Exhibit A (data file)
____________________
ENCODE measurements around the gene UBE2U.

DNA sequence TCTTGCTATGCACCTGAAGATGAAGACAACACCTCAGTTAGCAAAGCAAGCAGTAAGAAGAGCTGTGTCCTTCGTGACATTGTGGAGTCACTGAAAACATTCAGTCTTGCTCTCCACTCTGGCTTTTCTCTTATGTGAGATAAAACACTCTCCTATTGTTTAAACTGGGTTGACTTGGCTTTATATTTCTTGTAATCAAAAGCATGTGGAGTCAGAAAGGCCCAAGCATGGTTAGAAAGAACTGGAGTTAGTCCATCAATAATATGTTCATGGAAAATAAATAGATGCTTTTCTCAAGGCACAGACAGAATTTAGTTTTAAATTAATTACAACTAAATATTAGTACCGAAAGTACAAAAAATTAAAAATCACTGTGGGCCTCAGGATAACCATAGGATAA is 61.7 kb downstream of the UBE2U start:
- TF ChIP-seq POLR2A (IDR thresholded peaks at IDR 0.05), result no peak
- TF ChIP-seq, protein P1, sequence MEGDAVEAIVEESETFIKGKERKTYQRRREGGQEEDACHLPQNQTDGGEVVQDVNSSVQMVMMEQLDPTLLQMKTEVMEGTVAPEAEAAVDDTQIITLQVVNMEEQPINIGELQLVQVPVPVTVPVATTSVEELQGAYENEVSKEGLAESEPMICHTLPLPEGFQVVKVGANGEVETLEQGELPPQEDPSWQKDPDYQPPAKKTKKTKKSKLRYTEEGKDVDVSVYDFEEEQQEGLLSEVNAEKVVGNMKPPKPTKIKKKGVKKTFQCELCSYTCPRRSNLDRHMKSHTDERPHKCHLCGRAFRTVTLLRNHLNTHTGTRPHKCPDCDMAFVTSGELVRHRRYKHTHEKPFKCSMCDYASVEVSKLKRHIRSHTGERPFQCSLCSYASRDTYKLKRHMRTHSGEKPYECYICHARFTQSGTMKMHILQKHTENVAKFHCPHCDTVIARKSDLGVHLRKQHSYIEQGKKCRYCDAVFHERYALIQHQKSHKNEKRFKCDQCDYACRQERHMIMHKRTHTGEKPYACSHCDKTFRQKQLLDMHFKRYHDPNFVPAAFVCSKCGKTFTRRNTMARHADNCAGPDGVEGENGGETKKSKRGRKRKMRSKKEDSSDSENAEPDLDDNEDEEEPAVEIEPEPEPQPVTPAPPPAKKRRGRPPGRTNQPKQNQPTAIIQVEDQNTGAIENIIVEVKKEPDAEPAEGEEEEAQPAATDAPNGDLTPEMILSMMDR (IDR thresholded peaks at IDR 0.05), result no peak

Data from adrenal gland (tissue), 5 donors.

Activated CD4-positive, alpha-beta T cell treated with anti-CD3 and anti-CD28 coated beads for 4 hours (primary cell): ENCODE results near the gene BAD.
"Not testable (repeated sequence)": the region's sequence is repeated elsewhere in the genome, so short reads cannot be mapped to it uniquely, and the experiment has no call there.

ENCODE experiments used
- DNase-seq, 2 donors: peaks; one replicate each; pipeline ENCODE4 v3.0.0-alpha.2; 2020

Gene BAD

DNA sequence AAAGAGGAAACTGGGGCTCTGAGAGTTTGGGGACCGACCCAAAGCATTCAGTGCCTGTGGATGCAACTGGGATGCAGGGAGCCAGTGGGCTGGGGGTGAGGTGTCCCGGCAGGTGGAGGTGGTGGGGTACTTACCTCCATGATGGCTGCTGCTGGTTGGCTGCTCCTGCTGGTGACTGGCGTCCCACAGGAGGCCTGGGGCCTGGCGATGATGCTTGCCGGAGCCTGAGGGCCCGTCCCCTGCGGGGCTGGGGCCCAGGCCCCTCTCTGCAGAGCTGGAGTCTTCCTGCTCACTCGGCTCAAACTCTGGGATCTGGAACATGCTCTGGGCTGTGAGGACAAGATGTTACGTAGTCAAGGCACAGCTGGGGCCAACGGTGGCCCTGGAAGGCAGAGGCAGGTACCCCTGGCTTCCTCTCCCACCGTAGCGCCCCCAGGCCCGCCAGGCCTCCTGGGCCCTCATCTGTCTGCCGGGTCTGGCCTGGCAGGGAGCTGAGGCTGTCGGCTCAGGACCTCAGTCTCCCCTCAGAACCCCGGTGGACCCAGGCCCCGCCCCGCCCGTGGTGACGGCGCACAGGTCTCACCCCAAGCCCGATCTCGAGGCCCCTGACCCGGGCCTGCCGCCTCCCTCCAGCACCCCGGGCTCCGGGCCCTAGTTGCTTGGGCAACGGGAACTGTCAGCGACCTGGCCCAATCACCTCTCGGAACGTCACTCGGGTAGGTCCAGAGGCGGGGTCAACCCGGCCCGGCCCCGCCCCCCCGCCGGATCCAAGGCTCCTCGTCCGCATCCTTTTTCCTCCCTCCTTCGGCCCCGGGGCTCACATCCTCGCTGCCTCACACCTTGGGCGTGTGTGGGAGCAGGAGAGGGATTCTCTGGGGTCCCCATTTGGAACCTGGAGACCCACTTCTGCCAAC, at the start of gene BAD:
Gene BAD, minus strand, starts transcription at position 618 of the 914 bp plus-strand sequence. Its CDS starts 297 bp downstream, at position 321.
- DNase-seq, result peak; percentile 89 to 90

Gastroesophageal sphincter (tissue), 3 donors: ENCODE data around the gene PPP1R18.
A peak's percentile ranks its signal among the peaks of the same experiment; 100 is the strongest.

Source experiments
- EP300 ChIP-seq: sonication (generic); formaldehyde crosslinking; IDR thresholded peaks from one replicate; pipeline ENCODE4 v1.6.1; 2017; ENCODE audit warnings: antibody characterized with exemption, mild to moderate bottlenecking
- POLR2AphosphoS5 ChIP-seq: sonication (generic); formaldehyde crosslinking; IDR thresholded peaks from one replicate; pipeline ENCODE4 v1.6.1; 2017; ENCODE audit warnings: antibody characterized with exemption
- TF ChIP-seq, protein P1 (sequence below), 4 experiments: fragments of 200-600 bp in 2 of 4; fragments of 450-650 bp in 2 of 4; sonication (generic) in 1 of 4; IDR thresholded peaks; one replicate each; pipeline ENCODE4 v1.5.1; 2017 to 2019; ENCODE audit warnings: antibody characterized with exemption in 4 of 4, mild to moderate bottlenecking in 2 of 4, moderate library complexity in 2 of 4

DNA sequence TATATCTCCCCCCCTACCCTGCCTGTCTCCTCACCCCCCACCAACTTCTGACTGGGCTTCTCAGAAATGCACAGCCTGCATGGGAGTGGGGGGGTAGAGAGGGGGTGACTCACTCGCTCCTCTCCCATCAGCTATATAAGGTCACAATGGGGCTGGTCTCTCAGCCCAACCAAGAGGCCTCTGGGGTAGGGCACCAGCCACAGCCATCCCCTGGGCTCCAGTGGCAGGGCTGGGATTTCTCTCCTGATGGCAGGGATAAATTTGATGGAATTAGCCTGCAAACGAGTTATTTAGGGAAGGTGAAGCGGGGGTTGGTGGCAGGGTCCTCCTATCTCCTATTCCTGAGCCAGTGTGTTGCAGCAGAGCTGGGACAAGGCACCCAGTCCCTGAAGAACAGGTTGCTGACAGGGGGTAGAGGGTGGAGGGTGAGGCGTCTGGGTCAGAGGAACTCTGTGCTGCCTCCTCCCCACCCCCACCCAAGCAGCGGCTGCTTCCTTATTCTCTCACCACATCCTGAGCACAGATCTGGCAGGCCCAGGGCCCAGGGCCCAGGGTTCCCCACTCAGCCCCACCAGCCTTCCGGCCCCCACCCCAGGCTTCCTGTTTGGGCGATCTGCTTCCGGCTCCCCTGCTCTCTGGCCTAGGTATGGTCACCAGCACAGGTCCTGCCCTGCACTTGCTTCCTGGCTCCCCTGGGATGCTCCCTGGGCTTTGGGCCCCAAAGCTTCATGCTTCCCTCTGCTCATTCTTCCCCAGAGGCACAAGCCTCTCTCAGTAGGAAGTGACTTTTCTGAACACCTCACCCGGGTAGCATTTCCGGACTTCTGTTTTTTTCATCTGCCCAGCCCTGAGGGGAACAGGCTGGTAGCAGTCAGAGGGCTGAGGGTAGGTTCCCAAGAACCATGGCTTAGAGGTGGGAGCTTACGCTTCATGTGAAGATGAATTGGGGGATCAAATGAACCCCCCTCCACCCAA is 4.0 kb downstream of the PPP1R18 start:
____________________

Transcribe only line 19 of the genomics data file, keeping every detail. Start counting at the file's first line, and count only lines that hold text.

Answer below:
- TF ChIP-seq, protein P1 (sequence below), 4 experiments: fragments of 200-600 bp in 2 of 4; fragments of 450-650 bp in 2 of 4; sonication (generic) in 1 of 4; IDR thresholded peaks; one replicate each; pipeline ENCODE4 v1.5.1; 2017 to 2019; ENCODE audit warnings: antibody characterized with exemption in 4 of 4, mild to moderate bottlenecking in 2 of 4, moderate library complexity in 2 of 4